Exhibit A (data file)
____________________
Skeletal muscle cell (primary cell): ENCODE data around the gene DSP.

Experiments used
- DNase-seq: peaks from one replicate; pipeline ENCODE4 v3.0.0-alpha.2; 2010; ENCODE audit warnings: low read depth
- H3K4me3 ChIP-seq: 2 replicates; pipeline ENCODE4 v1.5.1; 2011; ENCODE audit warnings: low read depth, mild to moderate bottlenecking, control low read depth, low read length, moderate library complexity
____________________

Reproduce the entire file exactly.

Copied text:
Skeletal muscle cell (primary cell): ENCODE data around the gene DSP.

Experiments used
- DNase-seq: peaks from one replicate; pipeline ENCODE4 v3.0.0-alpha.2; 2010; ENCODE audit warnings: low read depth
- H3K4me3 ChIP-seq: 2 replicates; pipeline ENCODE4 v1.5.1; 2011; ENCODE audit warnings: low read depth, mild to moderate bottlenecking, control low read depth, low read length, moderate library complexity